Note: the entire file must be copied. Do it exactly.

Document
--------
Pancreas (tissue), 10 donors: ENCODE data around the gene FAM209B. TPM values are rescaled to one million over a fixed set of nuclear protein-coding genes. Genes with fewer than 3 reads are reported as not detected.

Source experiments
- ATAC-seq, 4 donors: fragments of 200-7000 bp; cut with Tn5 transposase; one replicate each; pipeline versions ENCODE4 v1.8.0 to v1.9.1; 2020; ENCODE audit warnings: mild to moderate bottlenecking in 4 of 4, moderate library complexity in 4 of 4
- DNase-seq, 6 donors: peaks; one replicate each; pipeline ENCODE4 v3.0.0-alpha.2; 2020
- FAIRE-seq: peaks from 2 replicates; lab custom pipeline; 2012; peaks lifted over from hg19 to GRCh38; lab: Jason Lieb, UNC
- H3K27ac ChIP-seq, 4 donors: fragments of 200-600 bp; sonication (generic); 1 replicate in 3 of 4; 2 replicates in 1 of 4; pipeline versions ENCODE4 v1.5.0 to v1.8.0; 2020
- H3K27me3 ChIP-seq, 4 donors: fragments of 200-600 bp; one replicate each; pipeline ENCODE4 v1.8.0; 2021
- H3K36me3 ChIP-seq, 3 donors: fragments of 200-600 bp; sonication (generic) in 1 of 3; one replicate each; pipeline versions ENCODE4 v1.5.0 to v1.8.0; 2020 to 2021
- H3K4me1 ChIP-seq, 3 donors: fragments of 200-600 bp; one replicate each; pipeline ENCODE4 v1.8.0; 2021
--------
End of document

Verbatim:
Pancreas (tissue), 10 donors: ENCODE data around the gene FAM209B. TPM values are rescaled to one million over a fixed set of nuclear protein-coding genes. Genes with fewer than 3 reads are reported as not detected.

Source experiments
- ATAC-seq, 4 donors: fragments of 200-7000 bp; cut with Tn5 transposase; one replicate each; pipeline versions ENCODE4 v1.8.0 to v1.9.1; 2020; ENCODE audit warnings: mild to moderate bottlenecking in 4 of 4, moderate library complexity in 4 of 4
- DNase-seq, 6 donors: peaks; one replicate each; pipeline ENCODE4 v3.0.0-alpha.2; 2020
- FAIRE-seq: peaks from 2 replicates; lab custom pipeline; 2012; peaks lifted over from hg19 to GRCh38; lab: Jason Lieb, UNC
- H3K27ac ChIP-seq, 4 donors: fragments of 200-600 bp; sonication (generic); 1 replicate in 3 of 4; 2 replicates in 1 of 4; pipeline versions ENCODE4 v1.5.0 to v1.8.0; 2020
- H3K27me3 ChIP-seq, 4 donors: fragments of 200-600 bp; one replicate each; pipeline ENCODE4 v1.8.0; 2021
- H3K36me3 ChIP-seq, 3 donors: fragments of 200-600 bp; sonication (generic) in 1 of 3; one replicate each; pipeline versions ENCODE4 v1.5.0 to v1.8.0; 2020 to 2021
- H3K4me1 ChIP-seq, 3 donors: fragments of 200-600 bp; one replicate each; pipeline ENCODE4 v1.8.0; 2021